A bill was introduced that requires that retail sales and hotel taxes on transient room rentals to be computed based upon the total charges or the total price paid for the use or possession of the room. The legislation applies to cases in which a hotel or similar establishment contracts with an intermediary to facilitate the sale of the room and the intermediary charges the customer for the room and such facilitation efforts. Under these circumstances, the bill requires the intermediary to separately state the taxes on the bill or invoice provided to the customer and to collect the taxes based upon the total charges or the total price paid for the use or possession of the room.
The bill made it out of the Senate and was heard in Committee in the House. Unfortunately, the bill was killed in Committee in the House. However, this piece of legislation will most likely be reintroduced in the next General Assembly Session.
Alcoholic Beverage Sales, Self-Checkout Ban
Senate Bill 1327 provides that no retail off-premises wine and beer licensee shall sell any alcoholic beverage by means of a self-scanning cash register or other point-of-sale system. The bill defines "point-of-sale system" and provides that any person convicted of a violation is guilty of a Class 1 misdemeanor. The bill seeks to prevent the sale of alcohol to underage customers, however, there is no evidence of current problems with this. Virginia ABC has never received a single formal complaint regarding an ABC violation related to the use of self-scanning checkout. Grocers and retailers have spent millions of dollars in the installation of these systems across Virginia to improve customer convenience; this legislation places those substantial investments in jeopardy. In addition, self-scanning checkout is extremely popular, and limiting its use without any evidence of a problem is anti-consumer.
This bill died on the Senate floor on a 19-21 vote.
Alcoholic Beverage Control-Proof of Legal Age Required
Legislation passed that provides that any person selling alcoholic beverages to an individual shall require the individual to present a photo identification form issued by a governmental agency that contains the individual's complete name, height, weight, and date of birth indicating that the individual is 21 years of age or older or which bears a photograph that reasonably appears to match the appearance of the purchaser. A student identification card shall not constitute bona fide evidence of legal age for purposes of this subsection.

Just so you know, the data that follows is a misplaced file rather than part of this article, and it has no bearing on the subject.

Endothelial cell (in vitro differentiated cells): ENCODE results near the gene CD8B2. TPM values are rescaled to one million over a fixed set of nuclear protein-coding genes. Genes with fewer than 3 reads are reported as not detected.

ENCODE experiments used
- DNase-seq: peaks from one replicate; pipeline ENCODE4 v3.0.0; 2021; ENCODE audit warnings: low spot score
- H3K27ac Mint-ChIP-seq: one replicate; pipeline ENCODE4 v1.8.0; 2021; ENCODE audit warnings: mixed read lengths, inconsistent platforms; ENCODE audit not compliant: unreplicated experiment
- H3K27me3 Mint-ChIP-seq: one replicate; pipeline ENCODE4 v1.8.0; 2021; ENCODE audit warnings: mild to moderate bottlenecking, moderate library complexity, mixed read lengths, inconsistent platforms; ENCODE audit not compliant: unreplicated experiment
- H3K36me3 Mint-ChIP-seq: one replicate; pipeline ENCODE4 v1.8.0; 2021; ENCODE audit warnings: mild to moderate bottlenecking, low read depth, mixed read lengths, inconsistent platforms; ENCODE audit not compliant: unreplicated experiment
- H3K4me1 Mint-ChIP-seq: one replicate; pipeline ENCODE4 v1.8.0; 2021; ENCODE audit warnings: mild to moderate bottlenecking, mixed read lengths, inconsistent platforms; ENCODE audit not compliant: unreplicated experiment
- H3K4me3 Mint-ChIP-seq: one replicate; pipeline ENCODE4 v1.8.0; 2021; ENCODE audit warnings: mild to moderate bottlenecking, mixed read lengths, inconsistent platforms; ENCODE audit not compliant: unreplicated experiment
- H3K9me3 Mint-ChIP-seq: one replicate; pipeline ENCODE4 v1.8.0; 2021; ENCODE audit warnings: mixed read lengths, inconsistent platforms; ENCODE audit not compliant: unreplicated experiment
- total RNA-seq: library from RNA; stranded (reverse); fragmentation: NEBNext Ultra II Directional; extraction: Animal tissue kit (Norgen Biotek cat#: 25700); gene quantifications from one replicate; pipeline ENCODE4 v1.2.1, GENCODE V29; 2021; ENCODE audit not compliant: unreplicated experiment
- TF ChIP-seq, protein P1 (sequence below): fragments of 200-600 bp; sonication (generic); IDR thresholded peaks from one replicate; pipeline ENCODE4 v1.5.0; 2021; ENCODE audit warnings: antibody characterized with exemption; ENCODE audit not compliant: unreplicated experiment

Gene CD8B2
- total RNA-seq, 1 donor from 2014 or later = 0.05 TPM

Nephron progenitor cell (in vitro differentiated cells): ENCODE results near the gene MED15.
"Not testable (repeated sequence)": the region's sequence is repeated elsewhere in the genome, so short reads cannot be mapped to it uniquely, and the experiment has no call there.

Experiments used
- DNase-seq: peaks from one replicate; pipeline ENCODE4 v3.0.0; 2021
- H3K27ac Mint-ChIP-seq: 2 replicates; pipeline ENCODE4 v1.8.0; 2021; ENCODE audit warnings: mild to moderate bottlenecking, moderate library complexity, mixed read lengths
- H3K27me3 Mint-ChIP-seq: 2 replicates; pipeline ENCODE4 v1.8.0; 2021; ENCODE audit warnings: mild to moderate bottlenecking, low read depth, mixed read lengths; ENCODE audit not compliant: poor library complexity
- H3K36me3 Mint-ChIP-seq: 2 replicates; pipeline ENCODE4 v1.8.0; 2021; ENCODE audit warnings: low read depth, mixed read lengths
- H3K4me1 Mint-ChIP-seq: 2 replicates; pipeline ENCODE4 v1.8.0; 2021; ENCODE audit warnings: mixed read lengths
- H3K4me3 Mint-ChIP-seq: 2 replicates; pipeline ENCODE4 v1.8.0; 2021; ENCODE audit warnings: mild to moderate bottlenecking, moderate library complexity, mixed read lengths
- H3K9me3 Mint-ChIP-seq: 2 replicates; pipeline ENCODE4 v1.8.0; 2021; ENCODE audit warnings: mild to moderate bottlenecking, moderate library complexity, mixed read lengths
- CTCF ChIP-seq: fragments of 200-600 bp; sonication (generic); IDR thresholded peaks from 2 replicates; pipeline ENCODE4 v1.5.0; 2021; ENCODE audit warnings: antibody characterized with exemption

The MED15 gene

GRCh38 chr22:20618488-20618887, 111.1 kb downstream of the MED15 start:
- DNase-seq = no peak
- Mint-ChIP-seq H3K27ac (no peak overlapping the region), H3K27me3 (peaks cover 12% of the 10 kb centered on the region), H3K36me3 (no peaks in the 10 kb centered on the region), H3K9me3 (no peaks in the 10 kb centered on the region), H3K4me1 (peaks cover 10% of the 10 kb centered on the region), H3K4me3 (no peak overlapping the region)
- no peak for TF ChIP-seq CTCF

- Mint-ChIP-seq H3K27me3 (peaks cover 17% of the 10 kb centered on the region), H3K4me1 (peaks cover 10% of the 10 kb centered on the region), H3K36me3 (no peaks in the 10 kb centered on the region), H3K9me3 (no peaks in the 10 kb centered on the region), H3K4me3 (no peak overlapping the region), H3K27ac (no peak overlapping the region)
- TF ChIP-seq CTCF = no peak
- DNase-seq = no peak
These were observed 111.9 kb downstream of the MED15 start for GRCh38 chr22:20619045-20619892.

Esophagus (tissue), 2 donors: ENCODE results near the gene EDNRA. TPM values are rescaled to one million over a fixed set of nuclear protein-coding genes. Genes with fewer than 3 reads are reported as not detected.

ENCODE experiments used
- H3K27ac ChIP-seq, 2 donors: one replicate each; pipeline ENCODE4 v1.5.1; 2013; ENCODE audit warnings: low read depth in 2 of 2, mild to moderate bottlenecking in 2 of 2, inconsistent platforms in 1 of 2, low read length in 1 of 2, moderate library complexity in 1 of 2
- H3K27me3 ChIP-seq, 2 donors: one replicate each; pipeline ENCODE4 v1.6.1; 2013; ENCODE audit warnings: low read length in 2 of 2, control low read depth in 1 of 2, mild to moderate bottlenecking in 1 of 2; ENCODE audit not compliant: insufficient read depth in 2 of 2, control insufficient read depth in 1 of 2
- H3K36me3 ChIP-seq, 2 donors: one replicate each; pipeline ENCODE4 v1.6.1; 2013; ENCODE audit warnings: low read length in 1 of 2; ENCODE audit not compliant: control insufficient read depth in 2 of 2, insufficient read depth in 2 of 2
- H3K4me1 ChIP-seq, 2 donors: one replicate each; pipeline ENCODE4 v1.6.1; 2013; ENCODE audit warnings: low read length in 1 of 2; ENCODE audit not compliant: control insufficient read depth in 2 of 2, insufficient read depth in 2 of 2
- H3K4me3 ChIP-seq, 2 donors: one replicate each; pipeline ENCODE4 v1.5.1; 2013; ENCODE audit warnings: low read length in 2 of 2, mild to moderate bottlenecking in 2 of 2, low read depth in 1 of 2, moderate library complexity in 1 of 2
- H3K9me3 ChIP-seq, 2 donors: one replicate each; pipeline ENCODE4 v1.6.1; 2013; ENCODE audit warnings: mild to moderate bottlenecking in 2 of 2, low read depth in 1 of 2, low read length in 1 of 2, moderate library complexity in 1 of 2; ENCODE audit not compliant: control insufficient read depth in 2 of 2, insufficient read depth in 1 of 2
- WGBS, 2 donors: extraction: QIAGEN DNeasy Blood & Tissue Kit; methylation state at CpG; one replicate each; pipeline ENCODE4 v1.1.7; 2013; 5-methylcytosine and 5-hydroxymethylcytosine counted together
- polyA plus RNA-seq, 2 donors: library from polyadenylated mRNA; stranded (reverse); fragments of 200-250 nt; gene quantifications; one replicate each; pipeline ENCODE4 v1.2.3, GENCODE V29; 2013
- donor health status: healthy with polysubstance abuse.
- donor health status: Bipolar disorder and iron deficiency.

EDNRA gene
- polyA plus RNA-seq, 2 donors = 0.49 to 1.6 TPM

Employment Discrimination Based on Current Employment Status
Legislation was introduced that attempted to make it an unfair discriminatory practice for an employer to require a potential new employee to have a specific employment status when applying for a job. This could potentially open our members up to countless discrimination claims from unemployed individuals who apply for a job and are not hired. The individual could claim that they were discriminated against based on the fact that they were currently unemployed.
We addressed these issues when the bill came before sub-committee, and the bill was easily killed.
Penalty for Possession with the Intent to Distribute Tax-Paid, Contraband Cigarettes
Legislation passed that provides a penalty for any person other than an authorized holder who possesses, with intent to distribute, more than 5,000 (25 cartons) but fewer than 100,000 (500 cartons) tax-paid cigarettes is guilty of a Class 1 misdemeanor for a first offense and is guilty of a Class 6 felony for any second or subsequent offense. Any person other than an authorized holder who possesses, with intent to distribute, 100,000 (500 cartons) or more tax-paid cigarettes is guilty of a Class 6 felony for a first offense and is guilty of a Class 5 felony for a second or subsequent offense. Additionally, any person who violates the provisions of this section shall be assessed a civil penalty of (i) $2.50 per pack, but no more than $5,000, for a first offense; (ii) $5 per pack, but no more than $10,000, for a second such offense committed within a 36-month period; and (iii) $10 per pack, but no more than $50,000, for a third or subsequent such offense committed within a 36-month period. The civil penalties shall be assessed and collected by the Department as other taxes are collected.
Sales and Use Tax Exemption for Hurricane Preparedness Equipment
Legislation passed that will add gas-powered chainsaws with a selling price of $350 or less and chainsaw accessories to the list of equipment eligible for the sales and use tax exemption for hurricane preparedness equipment.
The VRF held its annual Legislative Reception on January 20, 2014 at the Hilton Garden Inn Downtown Richmond.
The well-attended event provided a unique opportunity for legislators to talk with retailers and small business owners.
Among the many attendees were Governor Terry McAuliffe, Lt. Governor Ralph Northam and Speaker of the House William Howell. In his remarks to the crowd, Governor McAuliffe expressed his support for the retail industry and acknowledged the importance of retailers and small businesses to Virginia’s economy and employment opportunities.
A sincere thank you to all who attended the event.
To view this event's photos please click here.
Capitol Sponsor Host Sponsor Rotunda Sponsor
For the full list of all of our generous sponsors for the 2014 Legislative Reception click here.